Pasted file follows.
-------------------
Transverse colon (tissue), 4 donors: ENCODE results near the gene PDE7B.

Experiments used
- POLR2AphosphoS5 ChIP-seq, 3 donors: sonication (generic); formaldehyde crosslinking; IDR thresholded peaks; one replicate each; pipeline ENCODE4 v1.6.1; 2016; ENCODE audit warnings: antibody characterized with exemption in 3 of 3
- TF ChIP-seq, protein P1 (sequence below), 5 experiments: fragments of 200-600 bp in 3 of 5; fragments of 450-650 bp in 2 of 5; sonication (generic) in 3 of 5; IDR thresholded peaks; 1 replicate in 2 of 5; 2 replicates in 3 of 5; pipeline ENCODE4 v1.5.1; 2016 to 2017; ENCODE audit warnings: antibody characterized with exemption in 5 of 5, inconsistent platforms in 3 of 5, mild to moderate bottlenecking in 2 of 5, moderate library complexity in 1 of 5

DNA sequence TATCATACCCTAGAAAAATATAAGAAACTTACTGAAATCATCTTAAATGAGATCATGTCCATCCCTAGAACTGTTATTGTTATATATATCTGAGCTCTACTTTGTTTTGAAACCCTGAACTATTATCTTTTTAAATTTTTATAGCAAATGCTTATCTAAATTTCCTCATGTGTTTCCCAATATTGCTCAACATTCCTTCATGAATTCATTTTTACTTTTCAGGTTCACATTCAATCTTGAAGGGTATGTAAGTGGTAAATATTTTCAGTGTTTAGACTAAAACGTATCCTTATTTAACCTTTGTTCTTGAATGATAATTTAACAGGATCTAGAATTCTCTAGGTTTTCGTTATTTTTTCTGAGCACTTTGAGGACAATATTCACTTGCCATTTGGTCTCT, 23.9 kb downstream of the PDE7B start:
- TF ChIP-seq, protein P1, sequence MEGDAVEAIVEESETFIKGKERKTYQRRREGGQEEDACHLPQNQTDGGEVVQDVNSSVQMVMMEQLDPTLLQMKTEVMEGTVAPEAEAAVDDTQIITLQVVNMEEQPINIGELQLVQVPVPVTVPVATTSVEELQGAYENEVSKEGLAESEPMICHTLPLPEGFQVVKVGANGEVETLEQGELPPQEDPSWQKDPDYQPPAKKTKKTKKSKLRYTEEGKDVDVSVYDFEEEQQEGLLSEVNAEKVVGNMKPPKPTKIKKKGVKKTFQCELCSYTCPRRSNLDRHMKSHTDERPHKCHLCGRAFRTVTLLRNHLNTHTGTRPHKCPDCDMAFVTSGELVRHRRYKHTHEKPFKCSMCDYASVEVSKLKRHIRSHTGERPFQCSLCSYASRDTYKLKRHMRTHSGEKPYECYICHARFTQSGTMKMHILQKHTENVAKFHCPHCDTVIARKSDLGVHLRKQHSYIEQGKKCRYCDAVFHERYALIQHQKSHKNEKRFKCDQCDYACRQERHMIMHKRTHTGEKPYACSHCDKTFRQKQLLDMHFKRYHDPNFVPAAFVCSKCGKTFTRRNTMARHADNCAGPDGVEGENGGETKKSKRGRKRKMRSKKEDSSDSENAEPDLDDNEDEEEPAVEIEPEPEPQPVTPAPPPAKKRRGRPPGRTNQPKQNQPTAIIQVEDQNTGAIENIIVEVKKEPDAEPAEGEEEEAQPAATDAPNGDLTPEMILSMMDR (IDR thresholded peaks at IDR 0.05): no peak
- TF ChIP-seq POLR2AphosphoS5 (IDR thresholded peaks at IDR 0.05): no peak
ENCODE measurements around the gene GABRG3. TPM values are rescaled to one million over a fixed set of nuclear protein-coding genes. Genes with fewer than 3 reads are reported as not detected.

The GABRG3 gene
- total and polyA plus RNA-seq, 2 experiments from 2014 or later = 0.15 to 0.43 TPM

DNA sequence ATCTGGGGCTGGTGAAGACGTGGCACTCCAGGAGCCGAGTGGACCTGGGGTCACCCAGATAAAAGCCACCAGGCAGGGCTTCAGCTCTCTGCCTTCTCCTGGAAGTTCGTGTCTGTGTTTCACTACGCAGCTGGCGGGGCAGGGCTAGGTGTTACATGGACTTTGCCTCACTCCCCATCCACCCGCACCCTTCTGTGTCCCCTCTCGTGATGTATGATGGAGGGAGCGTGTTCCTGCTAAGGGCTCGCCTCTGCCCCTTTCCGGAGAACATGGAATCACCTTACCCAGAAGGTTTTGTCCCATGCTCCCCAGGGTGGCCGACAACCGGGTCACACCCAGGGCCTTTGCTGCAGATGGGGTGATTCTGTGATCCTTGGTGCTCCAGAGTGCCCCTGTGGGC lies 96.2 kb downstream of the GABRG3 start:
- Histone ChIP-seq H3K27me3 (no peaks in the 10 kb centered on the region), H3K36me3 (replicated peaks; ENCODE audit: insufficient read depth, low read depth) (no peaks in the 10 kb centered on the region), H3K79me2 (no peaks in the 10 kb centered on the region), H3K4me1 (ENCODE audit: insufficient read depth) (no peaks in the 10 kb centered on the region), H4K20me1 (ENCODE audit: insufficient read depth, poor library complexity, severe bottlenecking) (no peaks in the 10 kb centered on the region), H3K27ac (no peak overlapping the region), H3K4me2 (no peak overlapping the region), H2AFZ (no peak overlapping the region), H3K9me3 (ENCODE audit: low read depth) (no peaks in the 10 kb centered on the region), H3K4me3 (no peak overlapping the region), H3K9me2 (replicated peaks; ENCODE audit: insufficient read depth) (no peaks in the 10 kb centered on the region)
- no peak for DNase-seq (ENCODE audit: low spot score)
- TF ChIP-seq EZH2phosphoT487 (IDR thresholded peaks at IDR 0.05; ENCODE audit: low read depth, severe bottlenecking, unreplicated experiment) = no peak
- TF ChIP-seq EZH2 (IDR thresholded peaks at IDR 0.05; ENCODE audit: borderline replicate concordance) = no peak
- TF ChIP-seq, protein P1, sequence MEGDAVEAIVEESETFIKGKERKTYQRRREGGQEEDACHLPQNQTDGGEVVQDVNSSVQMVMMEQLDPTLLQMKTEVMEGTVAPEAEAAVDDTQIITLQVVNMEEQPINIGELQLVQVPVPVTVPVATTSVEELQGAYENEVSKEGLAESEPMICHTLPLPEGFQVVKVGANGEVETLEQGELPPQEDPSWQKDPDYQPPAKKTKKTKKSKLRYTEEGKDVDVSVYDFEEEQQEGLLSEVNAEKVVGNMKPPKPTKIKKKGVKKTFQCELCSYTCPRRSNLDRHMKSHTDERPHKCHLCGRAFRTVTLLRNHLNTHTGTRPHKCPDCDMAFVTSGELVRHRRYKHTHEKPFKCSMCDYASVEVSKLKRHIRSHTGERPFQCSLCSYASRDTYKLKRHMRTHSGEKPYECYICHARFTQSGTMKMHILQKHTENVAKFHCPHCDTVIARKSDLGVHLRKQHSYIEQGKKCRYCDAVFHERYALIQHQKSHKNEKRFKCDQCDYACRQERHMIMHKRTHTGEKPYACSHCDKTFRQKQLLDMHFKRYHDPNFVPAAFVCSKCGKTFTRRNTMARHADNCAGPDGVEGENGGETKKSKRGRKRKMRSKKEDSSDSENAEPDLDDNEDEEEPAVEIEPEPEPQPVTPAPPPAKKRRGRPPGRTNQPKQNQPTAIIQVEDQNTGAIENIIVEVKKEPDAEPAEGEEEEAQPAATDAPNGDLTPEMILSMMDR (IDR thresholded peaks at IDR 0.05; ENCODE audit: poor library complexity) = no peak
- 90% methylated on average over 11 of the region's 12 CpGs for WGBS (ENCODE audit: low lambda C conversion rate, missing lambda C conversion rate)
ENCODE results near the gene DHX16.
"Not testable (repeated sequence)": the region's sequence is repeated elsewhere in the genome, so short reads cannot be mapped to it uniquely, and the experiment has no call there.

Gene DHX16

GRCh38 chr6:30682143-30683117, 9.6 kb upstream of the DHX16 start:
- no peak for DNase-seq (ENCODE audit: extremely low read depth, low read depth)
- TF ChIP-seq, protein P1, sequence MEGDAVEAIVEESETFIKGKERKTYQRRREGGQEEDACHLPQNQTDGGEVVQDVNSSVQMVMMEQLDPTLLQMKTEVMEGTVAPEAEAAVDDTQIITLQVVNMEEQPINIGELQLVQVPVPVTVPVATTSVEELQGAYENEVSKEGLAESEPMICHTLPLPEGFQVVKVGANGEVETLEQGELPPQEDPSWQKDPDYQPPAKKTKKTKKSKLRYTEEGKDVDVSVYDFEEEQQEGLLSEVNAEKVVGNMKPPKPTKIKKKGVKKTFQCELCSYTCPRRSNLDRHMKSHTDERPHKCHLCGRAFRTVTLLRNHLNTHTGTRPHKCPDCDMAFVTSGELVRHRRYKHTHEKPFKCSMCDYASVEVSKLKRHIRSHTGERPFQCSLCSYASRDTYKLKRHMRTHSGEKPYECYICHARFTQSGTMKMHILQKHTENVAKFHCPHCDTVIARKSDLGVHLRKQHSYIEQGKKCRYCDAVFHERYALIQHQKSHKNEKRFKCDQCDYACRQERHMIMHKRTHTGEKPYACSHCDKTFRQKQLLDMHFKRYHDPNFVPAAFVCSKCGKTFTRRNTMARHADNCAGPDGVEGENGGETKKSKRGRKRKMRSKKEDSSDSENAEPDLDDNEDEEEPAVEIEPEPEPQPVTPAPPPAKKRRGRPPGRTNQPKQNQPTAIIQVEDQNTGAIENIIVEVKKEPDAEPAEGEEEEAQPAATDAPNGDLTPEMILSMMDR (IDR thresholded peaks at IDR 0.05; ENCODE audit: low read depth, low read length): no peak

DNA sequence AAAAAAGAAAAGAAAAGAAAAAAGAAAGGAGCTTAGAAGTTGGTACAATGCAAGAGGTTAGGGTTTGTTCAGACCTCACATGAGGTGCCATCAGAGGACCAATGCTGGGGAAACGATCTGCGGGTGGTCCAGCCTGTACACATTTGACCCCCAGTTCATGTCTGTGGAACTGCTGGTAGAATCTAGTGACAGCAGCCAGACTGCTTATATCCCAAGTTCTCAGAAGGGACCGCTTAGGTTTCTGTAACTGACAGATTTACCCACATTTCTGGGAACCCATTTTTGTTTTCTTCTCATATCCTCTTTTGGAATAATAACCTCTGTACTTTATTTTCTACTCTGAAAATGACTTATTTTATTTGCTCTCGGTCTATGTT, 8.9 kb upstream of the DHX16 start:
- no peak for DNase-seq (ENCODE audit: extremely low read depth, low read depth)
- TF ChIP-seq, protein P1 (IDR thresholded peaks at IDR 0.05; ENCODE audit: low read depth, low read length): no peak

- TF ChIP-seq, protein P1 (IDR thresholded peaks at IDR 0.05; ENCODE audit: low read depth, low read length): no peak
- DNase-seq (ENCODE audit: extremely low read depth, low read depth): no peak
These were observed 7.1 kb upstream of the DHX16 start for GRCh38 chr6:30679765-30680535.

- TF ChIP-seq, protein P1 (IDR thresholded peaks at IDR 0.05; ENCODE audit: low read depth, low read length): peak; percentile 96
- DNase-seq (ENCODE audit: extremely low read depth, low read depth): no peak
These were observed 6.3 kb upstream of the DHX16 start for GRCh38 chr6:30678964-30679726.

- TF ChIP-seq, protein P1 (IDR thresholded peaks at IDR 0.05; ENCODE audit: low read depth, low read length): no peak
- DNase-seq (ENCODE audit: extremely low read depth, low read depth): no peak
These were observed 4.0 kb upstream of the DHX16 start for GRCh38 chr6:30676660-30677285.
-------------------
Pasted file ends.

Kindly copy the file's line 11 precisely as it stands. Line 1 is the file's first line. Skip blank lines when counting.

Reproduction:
DNA sequence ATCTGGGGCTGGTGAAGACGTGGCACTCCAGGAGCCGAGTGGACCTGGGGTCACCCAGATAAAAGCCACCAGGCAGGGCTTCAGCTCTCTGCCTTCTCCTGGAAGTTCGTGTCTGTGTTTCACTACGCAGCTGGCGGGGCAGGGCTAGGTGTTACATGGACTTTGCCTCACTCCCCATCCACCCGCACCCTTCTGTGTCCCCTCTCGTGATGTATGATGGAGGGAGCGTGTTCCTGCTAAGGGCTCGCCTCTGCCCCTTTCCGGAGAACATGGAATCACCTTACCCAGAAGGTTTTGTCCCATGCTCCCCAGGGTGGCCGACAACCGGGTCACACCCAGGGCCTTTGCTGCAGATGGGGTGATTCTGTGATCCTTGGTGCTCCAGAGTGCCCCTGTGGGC lies 96.2 kb downstream of the GABRG3 start: